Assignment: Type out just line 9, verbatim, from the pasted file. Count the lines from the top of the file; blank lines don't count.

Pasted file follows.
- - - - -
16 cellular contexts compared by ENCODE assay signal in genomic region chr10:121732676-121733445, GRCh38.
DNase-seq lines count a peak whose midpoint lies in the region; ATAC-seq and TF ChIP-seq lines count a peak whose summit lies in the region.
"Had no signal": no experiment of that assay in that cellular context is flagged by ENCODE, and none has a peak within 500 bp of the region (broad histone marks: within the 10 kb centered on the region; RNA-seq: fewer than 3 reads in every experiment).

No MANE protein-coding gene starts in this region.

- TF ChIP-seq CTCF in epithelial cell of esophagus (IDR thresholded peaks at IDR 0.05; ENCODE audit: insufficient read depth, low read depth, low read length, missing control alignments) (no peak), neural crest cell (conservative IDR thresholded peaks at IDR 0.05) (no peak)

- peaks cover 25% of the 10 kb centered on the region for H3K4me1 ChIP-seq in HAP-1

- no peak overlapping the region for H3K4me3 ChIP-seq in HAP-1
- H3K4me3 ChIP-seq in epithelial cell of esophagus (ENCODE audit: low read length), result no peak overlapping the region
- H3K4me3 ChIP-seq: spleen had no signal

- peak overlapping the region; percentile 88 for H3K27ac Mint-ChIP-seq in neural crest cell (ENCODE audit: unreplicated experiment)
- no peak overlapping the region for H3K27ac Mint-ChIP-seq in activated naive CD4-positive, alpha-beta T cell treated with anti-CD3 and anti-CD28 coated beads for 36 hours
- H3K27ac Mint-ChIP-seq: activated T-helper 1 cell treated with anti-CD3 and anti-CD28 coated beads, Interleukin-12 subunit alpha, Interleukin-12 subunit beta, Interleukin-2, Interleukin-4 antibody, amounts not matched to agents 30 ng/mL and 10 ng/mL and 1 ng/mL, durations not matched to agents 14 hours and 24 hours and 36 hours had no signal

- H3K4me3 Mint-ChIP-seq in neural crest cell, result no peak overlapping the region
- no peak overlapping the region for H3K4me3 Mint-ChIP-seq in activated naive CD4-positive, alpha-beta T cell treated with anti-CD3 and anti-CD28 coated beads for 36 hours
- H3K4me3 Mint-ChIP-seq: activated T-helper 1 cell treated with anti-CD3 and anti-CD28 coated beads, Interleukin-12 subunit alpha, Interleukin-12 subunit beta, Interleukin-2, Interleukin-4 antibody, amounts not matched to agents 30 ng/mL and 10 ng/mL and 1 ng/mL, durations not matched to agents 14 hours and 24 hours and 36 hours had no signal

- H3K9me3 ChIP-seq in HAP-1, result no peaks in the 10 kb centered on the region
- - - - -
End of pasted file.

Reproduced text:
- H3K4me3 ChIP-seq: spleen had no signal